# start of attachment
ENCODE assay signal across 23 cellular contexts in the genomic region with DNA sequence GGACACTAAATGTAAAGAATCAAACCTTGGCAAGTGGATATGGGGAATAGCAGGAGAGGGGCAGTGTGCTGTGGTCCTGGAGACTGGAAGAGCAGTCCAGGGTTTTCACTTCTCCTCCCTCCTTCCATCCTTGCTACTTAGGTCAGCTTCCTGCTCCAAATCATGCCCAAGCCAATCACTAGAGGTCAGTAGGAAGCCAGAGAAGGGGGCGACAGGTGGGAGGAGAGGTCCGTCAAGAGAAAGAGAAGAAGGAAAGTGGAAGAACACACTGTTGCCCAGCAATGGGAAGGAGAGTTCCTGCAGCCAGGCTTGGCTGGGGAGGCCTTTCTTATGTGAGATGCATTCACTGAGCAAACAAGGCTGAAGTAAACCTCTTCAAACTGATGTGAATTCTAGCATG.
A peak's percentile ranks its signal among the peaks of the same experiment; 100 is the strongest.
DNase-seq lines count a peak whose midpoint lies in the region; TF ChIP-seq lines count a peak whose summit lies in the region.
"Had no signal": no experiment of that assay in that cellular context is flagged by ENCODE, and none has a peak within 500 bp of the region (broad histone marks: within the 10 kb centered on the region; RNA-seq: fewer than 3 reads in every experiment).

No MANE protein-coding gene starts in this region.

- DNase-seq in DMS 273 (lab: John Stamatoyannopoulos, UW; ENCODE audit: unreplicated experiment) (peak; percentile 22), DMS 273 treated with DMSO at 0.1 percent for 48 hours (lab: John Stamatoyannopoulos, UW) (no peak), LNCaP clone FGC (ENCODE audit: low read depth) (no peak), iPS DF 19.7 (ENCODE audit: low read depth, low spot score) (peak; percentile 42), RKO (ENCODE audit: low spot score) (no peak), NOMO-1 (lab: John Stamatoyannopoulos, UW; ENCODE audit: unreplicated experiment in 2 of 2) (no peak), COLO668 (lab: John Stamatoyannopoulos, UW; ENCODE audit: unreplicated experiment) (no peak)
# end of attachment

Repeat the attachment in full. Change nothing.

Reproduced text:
ENCODE assay signal across 23 cellular contexts in the genomic region with DNA sequence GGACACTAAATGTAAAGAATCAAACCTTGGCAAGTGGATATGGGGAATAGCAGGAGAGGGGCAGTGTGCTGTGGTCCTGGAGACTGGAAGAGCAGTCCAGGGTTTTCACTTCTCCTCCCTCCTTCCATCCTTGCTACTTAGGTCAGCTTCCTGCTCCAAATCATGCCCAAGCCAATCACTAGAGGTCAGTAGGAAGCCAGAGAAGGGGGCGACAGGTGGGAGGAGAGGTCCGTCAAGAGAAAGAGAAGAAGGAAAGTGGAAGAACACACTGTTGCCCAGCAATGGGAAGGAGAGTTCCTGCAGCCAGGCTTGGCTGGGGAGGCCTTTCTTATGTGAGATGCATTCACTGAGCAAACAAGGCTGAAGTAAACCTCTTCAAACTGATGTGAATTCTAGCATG.
A peak's percentile ranks its signal among the peaks of the same experiment; 100 is the strongest.
DNase-seq lines count a peak whose midpoint lies in the region; TF ChIP-seq lines count a peak whose summit lies in the region.
"Had no signal": no experiment of that assay in that cellular context is flagged by ENCODE, and none has a peak within 500 bp of the region (broad histone marks: within the 10 kb centered on the region; RNA-seq: fewer than 3 reads in every experiment).

No MANE protein-coding gene starts in this region.

- DNase-seq in DMS 273 (lab: John Stamatoyannopoulos, UW; ENCODE audit: unreplicated experiment) (peak; percentile 22), DMS 273 treated with DMSO at 0.1 percent for 48 hours (lab: John Stamatoyannopoulos, UW) (no peak), LNCaP clone FGC (ENCODE audit: low read depth) (no peak), iPS DF 19.7 (ENCODE audit: low read depth, low spot score) (peak; percentile 42), RKO (ENCODE audit: low spot score) (no peak), NOMO-1 (lab: John Stamatoyannopoulos, UW; ENCODE audit: unreplicated experiment in 2 of 2) (no peak), COLO668 (lab: John Stamatoyannopoulos, UW; ENCODE audit: unreplicated experiment) (no peak)